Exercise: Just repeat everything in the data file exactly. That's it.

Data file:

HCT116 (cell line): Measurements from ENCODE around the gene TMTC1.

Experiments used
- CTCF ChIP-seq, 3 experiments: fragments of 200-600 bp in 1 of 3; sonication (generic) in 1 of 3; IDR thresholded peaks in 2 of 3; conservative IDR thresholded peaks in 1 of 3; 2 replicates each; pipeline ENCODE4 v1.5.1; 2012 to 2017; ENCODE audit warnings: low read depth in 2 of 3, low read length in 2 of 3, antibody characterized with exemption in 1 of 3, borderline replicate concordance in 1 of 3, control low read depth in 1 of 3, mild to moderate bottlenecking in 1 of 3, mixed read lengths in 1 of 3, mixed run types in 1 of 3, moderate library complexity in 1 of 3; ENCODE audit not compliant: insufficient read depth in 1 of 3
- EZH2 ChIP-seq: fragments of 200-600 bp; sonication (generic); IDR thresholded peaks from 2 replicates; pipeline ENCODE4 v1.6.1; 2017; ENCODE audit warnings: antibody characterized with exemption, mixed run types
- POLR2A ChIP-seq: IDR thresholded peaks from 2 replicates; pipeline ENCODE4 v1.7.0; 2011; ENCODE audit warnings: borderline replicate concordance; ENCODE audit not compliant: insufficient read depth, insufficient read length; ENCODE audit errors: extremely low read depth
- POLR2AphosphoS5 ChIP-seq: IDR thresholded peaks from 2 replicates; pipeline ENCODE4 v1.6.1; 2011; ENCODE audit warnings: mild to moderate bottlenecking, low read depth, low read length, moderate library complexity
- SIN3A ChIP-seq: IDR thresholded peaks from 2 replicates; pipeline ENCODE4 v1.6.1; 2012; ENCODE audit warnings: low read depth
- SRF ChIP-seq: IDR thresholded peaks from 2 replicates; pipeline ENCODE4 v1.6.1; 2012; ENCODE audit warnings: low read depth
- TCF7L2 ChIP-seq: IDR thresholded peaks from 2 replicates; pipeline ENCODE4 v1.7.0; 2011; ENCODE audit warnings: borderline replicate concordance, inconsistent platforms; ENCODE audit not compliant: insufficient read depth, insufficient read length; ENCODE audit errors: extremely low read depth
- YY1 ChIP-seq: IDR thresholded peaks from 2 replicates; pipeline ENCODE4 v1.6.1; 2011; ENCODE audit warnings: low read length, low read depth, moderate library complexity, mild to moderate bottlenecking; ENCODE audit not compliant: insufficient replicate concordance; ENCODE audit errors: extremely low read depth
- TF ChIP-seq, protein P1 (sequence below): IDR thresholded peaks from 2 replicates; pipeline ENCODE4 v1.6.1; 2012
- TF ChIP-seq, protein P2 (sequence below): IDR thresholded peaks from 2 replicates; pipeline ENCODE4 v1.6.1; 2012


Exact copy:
HCT116 (cell line): Measurements from ENCODE around the gene TMTC1.

Experiments used
- CTCF ChIP-seq, 3 experiments: fragments of 200-600 bp in 1 of 3; sonication (generic) in 1 of 3; IDR thresholded peaks in 2 of 3; conservative IDR thresholded peaks in 1 of 3; 2 replicates each; pipeline ENCODE4 v1.5.1; 2012 to 2017; ENCODE audit warnings: low read depth in 2 of 3, low read length in 2 of 3, antibody characterized with exemption in 1 of 3, borderline replicate concordance in 1 of 3, control low read depth in 1 of 3, mild to moderate bottlenecking in 1 of 3, mixed read lengths in 1 of 3, mixed run types in 1 of 3, moderate library complexity in 1 of 3; ENCODE audit not compliant: insufficient read depth in 1 of 3
- EZH2 ChIP-seq: fragments of 200-600 bp; sonication (generic); IDR thresholded peaks from 2 replicates; pipeline ENCODE4 v1.6.1; 2017; ENCODE audit warnings: antibody characterized with exemption, mixed run types
- POLR2A ChIP-seq: IDR thresholded peaks from 2 replicates; pipeline ENCODE4 v1.7.0; 2011; ENCODE audit warnings: borderline replicate concordance; ENCODE audit not compliant: insufficient read depth, insufficient read length; ENCODE audit errors: extremely low read depth
- POLR2AphosphoS5 ChIP-seq: IDR thresholded peaks from 2 replicates; pipeline ENCODE4 v1.6.1; 2011; ENCODE audit warnings: mild to moderate bottlenecking, low read depth, low read length, moderate library complexity
- SIN3A ChIP-seq: IDR thresholded peaks from 2 replicates; pipeline ENCODE4 v1.6.1; 2012; ENCODE audit warnings: low read depth
- SRF ChIP-seq: IDR thresholded peaks from 2 replicates; pipeline ENCODE4 v1.6.1; 2012; ENCODE audit warnings: low read depth
- TCF7L2 ChIP-seq: IDR thresholded peaks from 2 replicates; pipeline ENCODE4 v1.7.0; 2011; ENCODE audit warnings: borderline replicate concordance, inconsistent platforms; ENCODE audit not compliant: insufficient read depth, insufficient read length; ENCODE audit errors: extremely low read depth
- YY1 ChIP-seq: IDR thresholded peaks from 2 replicates; pipeline ENCODE4 v1.6.1; 2011; ENCODE audit warnings: low read length, low read depth, moderate library complexity, mild to moderate bottlenecking; ENCODE audit not compliant: insufficient replicate concordance; ENCODE audit errors: extremely low read depth
- TF ChIP-seq, protein P1 (sequence below): IDR thresholded peaks from 2 replicates; pipeline ENCODE4 v1.6.1; 2012
- TF ChIP-seq, protein P2 (sequence below): IDR thresholded peaks from 2 replicates; pipeline ENCODE4 v1.6.1; 2012